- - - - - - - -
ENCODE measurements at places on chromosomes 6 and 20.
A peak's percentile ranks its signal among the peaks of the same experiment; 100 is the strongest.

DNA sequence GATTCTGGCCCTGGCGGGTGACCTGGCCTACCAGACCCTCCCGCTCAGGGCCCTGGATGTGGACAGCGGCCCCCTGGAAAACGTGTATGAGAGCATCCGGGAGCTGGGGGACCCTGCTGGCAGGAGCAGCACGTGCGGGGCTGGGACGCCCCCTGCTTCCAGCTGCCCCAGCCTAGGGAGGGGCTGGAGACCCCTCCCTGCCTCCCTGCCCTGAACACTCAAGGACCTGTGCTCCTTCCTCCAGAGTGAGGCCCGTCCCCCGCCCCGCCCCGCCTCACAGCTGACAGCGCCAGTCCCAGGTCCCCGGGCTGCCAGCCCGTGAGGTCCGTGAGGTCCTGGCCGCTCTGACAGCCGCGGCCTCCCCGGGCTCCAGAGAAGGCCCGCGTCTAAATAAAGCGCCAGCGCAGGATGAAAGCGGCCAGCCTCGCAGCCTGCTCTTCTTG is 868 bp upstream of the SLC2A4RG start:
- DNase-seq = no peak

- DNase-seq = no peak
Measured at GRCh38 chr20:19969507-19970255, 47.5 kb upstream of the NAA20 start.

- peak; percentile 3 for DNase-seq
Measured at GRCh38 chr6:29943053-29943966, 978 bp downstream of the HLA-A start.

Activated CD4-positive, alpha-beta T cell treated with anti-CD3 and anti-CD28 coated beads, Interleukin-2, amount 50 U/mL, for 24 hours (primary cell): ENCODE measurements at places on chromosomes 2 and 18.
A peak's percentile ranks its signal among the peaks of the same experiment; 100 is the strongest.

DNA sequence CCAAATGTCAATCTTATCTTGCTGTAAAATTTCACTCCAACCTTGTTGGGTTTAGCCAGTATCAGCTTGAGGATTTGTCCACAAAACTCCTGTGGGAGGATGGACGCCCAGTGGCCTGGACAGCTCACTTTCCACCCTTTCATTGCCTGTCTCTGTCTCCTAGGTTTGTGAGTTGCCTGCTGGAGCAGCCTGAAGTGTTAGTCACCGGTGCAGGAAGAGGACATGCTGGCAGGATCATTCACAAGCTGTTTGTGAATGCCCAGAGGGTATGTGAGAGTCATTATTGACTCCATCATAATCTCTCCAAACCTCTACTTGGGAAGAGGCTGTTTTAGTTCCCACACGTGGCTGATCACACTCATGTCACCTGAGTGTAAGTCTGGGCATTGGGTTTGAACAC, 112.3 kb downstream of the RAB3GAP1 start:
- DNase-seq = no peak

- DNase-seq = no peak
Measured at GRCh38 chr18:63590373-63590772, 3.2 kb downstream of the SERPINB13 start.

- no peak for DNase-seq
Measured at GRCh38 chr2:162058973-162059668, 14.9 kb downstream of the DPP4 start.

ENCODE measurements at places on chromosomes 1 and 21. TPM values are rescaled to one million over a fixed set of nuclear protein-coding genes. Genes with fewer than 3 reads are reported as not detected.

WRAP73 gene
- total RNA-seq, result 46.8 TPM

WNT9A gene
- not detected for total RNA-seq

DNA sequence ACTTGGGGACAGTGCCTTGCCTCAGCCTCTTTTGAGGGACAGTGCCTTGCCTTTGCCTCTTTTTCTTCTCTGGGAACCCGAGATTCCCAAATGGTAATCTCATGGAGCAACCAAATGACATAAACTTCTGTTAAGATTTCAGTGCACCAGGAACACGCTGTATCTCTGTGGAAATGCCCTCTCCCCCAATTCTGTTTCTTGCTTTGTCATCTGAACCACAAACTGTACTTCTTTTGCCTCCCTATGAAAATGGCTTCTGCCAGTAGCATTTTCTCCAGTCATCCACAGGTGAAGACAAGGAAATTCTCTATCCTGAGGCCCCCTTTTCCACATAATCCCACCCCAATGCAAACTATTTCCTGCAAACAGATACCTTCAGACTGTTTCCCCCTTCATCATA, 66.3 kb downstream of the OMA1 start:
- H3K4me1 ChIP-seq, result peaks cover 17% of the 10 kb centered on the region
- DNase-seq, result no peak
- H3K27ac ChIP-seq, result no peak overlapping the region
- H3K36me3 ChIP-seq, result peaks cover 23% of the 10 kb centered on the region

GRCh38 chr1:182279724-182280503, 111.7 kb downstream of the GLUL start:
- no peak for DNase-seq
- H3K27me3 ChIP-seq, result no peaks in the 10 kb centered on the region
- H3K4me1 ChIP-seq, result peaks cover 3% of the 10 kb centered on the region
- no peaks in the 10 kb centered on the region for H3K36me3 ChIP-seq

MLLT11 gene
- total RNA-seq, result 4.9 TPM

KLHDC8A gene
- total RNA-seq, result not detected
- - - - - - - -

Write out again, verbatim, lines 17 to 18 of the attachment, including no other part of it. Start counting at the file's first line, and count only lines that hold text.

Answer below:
ENCODE measurements at places on chromosomes 1 and 21. TPM values are rescaled to one million over a fixed set of nuclear protein-coding genes. Genes with fewer than 3 reads are reported as not detected.

WRAP73 gene